I see that all Cot's contract info is on the BP player pages (under Compensation -> Details), at least for a few of the retired players I checked. As opposed to the team pages, which only show the current roster/commitments. That should come in handy (although ideally it would be on BB-Ref player pages!).

Would be great to see it more organized and searchable too -- instead of simple lines of text, you could have sortable/searchable fields for date signed, arbitration year, service time, etc. Imagine doing a play index search for only 2nd year arb players, etc.?
   12. JJ1986 Posted: April 09, 2013 at 01:13 PM (#4408514)
I was actually thinking yesterday that it would be cool to have both a player's service time (for that year) and his total service time after a year included in b-r's statlines.
   13. Ron J2 Posted: April 09, 2013 at 02:15 PM (#4408577)
#10 Good point about the Wayback machine. Didn't think of that.

And #10/11 I'd love to have that kind of functionality. I've toyed with doing it myself. A ton of work of course. I'd much rather have Sean (as usual!) do the heavy lifting.
   14. Walt Davis Posted: April 09, 2013 at 04:23 PM (#4408698)
There's a disconnect here somewhere, isn't there? I have never seen the AP or any beat writer report a contract with the level of detail and specificity that Cot's reports a contract.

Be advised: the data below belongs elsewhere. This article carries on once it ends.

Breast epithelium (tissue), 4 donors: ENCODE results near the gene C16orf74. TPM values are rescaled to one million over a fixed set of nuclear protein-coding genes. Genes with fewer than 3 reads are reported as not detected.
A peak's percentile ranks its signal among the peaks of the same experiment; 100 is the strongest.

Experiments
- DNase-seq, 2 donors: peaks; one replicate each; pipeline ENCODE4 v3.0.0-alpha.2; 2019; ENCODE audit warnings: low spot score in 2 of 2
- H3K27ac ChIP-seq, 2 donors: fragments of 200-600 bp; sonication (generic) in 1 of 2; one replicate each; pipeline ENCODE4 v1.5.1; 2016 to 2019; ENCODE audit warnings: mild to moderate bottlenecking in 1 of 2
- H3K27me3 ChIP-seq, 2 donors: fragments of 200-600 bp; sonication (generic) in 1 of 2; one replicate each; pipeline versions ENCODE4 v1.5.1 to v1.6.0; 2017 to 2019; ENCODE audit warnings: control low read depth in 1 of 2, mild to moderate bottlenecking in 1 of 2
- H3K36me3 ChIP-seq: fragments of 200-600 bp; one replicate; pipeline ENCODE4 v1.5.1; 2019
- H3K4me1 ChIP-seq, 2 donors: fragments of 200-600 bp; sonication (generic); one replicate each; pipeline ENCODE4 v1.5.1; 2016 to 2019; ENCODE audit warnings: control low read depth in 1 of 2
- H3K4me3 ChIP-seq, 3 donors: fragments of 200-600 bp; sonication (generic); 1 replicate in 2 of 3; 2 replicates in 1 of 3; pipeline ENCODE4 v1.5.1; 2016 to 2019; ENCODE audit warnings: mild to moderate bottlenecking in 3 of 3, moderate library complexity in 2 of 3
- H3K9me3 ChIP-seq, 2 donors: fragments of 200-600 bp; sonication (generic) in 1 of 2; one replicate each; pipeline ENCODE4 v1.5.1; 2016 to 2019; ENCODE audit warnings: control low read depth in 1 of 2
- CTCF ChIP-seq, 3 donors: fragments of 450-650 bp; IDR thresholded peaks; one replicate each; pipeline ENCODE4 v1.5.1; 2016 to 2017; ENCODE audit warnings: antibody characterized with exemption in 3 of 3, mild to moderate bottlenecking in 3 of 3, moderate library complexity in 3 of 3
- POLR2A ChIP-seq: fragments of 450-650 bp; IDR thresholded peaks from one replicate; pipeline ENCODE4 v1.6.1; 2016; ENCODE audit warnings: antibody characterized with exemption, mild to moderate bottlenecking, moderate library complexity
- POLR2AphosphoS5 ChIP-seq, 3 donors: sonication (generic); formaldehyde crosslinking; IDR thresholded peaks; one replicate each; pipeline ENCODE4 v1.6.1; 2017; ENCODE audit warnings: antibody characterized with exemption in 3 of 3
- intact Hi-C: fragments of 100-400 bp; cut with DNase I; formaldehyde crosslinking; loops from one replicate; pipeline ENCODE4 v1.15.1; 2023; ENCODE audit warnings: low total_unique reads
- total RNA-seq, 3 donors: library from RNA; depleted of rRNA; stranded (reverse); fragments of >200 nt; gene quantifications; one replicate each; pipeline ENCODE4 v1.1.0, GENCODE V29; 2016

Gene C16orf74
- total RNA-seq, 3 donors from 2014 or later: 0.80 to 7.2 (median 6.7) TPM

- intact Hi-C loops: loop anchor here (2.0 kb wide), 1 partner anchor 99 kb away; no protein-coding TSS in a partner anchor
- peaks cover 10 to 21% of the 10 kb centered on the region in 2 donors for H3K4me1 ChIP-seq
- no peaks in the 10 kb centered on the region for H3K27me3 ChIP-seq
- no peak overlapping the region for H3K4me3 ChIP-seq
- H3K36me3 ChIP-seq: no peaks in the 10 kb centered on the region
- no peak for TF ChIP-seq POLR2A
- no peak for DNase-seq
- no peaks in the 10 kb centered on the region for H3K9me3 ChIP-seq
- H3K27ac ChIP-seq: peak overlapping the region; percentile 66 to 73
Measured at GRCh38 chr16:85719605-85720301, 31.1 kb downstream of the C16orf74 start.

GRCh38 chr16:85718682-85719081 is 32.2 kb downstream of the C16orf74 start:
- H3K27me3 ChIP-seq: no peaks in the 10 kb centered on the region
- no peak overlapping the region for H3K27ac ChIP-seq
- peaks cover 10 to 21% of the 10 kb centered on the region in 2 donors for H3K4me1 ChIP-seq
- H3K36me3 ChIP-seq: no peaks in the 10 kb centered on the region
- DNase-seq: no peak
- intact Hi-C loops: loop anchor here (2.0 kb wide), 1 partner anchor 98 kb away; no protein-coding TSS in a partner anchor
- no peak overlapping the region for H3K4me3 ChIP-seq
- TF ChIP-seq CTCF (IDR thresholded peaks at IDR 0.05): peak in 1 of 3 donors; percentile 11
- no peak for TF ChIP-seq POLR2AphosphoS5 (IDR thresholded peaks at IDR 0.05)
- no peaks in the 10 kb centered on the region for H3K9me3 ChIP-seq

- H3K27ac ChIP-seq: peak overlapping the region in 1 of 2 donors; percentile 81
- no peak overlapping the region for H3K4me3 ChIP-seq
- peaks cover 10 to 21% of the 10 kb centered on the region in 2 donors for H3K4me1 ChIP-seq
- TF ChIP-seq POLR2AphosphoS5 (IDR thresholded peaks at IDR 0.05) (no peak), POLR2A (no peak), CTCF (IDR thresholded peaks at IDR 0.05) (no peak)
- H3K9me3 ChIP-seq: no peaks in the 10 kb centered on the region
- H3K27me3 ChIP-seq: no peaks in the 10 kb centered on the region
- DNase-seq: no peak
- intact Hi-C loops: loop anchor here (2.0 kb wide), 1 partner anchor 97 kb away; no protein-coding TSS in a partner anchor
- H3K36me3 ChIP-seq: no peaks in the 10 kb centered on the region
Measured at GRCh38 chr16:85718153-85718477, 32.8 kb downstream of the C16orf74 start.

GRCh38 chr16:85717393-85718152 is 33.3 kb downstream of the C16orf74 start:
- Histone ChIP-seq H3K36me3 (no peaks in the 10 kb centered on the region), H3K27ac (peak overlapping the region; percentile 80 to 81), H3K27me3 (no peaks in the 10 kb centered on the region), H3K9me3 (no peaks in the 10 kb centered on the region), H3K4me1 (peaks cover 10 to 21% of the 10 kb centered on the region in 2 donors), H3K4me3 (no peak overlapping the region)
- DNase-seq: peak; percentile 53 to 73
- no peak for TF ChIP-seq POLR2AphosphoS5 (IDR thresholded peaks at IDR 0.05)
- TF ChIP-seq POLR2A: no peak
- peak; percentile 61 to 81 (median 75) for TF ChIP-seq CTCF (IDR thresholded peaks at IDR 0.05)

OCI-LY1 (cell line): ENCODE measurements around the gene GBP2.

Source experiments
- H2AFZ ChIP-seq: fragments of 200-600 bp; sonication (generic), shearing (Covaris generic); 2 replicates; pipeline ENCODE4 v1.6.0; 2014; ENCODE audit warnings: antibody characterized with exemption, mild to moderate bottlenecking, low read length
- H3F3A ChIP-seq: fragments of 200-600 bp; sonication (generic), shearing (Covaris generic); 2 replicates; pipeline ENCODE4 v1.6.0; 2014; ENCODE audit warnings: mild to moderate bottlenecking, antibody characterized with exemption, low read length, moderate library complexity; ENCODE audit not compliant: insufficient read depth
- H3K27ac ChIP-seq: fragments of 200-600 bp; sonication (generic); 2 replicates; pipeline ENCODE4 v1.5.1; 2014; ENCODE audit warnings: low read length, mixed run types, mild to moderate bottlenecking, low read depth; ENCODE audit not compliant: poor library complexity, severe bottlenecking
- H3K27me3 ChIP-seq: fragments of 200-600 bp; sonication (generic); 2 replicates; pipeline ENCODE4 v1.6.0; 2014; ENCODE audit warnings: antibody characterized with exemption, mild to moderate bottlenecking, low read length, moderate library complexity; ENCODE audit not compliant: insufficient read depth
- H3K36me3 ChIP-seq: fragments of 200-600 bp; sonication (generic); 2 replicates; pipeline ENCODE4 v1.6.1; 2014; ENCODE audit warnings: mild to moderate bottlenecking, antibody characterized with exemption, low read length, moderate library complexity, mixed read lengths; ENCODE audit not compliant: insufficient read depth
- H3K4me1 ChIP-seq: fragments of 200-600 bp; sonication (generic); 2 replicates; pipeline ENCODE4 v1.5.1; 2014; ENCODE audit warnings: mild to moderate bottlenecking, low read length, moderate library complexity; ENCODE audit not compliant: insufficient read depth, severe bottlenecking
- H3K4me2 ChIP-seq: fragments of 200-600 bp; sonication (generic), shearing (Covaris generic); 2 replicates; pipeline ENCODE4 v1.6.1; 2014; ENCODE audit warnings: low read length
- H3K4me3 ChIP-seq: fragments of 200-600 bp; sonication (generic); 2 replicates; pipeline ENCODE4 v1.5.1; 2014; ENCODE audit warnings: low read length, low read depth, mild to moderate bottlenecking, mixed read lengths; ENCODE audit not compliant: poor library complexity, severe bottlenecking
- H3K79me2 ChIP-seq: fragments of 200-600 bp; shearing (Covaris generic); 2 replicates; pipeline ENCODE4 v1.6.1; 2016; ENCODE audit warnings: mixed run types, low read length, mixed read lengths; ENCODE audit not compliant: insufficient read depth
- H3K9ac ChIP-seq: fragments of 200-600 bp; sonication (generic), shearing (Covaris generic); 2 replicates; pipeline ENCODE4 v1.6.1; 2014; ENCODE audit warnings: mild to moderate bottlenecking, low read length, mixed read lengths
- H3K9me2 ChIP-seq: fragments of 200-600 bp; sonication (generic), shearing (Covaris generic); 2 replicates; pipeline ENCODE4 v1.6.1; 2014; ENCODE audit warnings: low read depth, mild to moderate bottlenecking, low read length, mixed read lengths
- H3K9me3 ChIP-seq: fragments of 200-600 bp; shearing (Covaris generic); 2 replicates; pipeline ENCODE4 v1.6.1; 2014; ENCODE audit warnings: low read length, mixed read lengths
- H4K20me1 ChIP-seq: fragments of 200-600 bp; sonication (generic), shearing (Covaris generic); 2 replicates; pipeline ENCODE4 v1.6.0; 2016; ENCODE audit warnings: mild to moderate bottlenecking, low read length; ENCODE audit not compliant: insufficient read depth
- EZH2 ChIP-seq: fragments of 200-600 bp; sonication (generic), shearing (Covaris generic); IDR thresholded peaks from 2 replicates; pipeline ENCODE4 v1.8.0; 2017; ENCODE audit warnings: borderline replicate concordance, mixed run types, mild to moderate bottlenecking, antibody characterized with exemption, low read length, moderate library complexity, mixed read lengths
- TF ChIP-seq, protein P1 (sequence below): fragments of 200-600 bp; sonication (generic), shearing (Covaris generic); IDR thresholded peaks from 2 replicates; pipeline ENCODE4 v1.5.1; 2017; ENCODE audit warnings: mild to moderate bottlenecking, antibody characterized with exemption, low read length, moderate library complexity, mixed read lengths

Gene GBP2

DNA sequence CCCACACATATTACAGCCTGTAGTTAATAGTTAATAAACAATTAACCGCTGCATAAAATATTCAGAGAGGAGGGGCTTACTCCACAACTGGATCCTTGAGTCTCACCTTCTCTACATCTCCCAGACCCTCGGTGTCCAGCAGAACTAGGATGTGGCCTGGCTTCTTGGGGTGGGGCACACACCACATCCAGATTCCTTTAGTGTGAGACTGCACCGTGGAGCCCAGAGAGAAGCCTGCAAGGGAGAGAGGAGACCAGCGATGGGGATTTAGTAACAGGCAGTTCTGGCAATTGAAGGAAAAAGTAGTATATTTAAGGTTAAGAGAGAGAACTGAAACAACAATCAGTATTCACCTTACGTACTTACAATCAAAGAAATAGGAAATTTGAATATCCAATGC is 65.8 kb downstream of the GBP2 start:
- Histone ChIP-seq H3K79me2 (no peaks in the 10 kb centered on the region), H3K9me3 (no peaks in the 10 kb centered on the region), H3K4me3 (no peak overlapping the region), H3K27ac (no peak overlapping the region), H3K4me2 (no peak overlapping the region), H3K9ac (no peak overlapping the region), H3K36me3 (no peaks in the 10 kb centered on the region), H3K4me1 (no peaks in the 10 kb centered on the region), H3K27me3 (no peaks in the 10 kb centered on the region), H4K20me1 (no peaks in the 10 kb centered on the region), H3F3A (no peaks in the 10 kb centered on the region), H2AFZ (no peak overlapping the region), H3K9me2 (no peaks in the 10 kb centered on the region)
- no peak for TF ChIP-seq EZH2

Nah, I'm with this. I've never seen a story with that level of detail. I mean the basic contracts are pretty straightforward and are reported that way.

Also, in the old days, Cot's often had detailed contract info the same day. Traded players were shifted about 15 minutes after the trade was announced. I find it hard to believe they didn't have some agent or MLB sources in those days. They were also the first site I know of that was reporting service time.

These days it seems to operate at normal speed.
   15. JJ1986 Posted: April 09, 2013 at 04:28 PM (#4408705)
I've toyed with doing it myself. A ton of work of course.


I've messed around with it, but MLB's transaction database, at least before 2009, is incomplete; there are simply records that are missing from it.

As an example, one I found this week, Yadier Molina went on the disabled list in July '05. Not according to the official transactions. Although they do have him being activated a month later.
   16. Sean Forman Posted: April 09, 2013 at 04:39 PM (#4408723)
If you can get your hands on the Joint exhibit from arb hearings, I believe that will have every player's contract info in it.
   17. cardsfanboy Posted: April 10, 2013 at 11:56 AM (#4409755)
I've messed around with it, but MLB's transaction database, at least before 2009, is incomplete; there are simply records that are missing from it.

As an example, one I found this week, Yadier Molina went on the disabled list in July '05. Not according to the official transactions. Although they do have him being activated a month later.


I really wish someone would digitize the press guides for that reason. They include the transactions for each player of that team. So you get a fairly comprehensive list of dl stays for every player on the team. But you would need to have all 30 press guides to get complete detail.